We couldn't get to the group assignment this week because many of us were still struggling to get clank up and running. The group assignment was to use the test equipment in the lab to observe
the operation of a micro controller circuit board.
Assignment: redraw an echo hello-world board,
add at least a button and LED (with current-limiting resistor), check the design rules, make it, and test it.
I decided to go with the ATtiny1614 microprocessor board which was shown in the tutorial due to lack of time because of how long it took me to get clank up and running.
First, I reviewed the datasheet for the microprocessor.
I needed to figure what this thing was, what it does, what all the pins do, etc.
I chose to use Eagle for its integration with Fusion 360. I'd like to use it for my final project. I pretty much followed the tutorial made by Anthony.
We started by drawing a schematic where we throw down all the components. The components I have are the following:
-2x 1k Ohm resistors
-a 1uF capacitor
-a 2x2 pinhead connectors
-a 6 pin FTDI header
-an LED (I chose red for no reason)
-a tactile button
I then connected all the parts. Things to note are a resistor on the positive leg of the LED to limit the current going to it, and the transmitter pin on the FTDI header going to the receiver on the
microprocessor and the receiver on the FTDI header going to the transmitter pin on the microprocessor (I initially had them flipped), and the capacitor serving as a bypass filter.
Here is the schematic of the circuit with all its components and connections:
Then I moved on to generate the physical footprint and routing traces which was a bit tricky.
I exported a png of this and imported into inkscape to generate the gcode in mods. It took me a while to figure out Inkscape. The key takeaways are to import the image
and maintain the dpi from file, and export the png by manually setting the dpi to what I originally set. Inkscape wanted to change the dpi which would change the dimensions.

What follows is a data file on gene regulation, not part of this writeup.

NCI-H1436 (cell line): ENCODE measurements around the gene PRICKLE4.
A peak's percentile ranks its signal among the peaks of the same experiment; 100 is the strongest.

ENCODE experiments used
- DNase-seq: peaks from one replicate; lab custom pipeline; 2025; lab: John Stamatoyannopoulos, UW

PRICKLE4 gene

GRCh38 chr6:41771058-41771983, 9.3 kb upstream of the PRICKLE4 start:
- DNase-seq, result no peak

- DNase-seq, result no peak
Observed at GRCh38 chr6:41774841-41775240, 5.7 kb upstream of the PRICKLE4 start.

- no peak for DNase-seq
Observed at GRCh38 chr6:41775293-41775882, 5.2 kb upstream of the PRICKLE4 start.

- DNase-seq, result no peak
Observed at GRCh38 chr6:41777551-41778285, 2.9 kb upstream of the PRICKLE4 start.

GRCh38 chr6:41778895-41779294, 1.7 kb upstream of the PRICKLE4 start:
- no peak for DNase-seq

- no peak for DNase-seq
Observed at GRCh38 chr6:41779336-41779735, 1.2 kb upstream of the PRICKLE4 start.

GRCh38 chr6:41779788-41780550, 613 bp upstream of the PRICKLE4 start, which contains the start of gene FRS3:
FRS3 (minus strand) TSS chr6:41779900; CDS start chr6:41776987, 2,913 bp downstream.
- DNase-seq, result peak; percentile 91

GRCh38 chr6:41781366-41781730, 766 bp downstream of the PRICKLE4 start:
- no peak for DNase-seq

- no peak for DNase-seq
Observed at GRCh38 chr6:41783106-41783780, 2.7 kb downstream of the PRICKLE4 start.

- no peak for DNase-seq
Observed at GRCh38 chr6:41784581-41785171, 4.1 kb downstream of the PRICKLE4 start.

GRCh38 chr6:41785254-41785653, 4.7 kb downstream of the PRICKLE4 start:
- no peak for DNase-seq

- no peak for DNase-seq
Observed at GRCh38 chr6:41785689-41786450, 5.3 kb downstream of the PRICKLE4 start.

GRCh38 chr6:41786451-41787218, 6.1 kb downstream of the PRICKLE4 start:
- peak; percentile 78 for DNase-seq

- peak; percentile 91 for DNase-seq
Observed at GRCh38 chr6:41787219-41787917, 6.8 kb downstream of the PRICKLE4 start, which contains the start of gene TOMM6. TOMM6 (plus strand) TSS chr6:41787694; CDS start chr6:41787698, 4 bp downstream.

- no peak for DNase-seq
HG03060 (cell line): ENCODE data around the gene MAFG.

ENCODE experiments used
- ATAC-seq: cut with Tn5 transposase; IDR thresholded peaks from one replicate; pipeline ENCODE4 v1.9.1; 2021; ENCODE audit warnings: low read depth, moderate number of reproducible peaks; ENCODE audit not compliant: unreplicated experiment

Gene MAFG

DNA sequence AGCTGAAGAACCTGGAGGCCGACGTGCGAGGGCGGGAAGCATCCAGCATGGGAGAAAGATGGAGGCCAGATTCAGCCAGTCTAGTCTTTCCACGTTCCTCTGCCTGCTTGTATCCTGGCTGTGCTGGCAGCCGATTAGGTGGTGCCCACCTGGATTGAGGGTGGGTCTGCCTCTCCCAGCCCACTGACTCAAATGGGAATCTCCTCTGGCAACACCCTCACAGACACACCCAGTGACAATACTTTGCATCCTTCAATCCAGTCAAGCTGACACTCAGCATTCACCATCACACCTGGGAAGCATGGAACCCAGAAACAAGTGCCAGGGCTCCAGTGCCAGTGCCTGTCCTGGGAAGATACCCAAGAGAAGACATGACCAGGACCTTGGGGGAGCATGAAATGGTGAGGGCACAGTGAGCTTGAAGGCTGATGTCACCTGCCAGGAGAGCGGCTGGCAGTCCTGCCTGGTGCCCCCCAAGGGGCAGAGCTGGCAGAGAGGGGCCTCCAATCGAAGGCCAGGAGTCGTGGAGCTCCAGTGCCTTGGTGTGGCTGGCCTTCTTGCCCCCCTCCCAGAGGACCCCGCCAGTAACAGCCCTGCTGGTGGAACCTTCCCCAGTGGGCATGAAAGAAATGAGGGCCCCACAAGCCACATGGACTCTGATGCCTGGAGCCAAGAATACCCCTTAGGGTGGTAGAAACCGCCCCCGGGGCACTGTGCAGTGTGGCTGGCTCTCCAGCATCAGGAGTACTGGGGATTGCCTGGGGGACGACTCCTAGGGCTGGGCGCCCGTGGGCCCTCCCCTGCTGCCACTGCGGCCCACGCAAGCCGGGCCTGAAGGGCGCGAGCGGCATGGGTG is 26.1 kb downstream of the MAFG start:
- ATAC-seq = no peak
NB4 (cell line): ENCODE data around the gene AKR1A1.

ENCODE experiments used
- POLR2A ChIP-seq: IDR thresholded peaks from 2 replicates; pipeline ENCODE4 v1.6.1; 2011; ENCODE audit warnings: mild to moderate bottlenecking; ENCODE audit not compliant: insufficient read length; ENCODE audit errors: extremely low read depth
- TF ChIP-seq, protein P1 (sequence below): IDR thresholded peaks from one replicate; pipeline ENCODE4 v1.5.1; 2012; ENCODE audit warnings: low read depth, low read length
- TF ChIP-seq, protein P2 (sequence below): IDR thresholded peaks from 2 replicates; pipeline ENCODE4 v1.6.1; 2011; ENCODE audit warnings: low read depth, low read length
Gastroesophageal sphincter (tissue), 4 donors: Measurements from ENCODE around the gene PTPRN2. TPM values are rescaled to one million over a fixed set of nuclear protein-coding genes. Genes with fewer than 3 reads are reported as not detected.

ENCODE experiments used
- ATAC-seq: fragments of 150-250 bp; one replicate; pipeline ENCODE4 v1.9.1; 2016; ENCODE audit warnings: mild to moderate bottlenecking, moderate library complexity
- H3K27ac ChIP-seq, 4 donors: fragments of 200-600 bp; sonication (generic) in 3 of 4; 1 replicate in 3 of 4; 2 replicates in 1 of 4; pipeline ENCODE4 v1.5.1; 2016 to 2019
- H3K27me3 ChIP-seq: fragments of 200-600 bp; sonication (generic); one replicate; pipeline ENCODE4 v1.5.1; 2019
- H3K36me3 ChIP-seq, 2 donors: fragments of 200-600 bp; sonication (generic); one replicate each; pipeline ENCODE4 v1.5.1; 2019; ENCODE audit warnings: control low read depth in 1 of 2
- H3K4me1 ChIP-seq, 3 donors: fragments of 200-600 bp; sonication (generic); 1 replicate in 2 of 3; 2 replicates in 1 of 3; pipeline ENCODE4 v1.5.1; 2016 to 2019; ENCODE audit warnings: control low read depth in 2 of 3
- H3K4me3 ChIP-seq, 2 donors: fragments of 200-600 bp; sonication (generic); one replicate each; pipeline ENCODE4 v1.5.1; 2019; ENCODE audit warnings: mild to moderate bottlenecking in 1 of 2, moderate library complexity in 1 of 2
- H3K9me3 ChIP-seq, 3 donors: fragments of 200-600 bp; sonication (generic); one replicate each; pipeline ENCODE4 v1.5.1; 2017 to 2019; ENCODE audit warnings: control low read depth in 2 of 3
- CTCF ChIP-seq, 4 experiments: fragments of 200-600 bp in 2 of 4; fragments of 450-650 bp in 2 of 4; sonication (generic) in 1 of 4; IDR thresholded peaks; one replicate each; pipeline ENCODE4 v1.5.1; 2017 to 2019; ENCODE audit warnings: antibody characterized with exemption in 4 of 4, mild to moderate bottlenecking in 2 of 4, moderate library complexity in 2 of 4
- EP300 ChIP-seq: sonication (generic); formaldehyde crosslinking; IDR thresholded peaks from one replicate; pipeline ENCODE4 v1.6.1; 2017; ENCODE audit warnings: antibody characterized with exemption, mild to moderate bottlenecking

Here is the png of the trace:
and here is the cutout:
I generated the gcode in mods with the following settings settings for the traces: V engraving bit, cut depth of 0.002", max depth of 0.008",
6 offsets, and cutting speed of 1.5mm/s.
It took about an hour and a half, but the wait was well worth it. For the cutout, I generated the gcode using the following: 1/32" flat endmill, cut depth of 0.01, max depth of 0.07, 1 offset, and cutting speed of 1.5mm/s.
Here is the result:
Obviously this did not go according to plan. It cut what I didn't want to cut. This is a reminder to always check the toolpath before you cut, and invert the image if its oposite of what you want.
Here is a video of cutting out the traces:
Here is the real final result:
Stuffing the board
Like last week, I laid out all the components listed above. Here is an image showing that:
Here is the stuffed board:
Programming and testing
So I didn't have time to do this this week, and then I found out that this was basically the assignment for next week.
Proceed here to see how this went.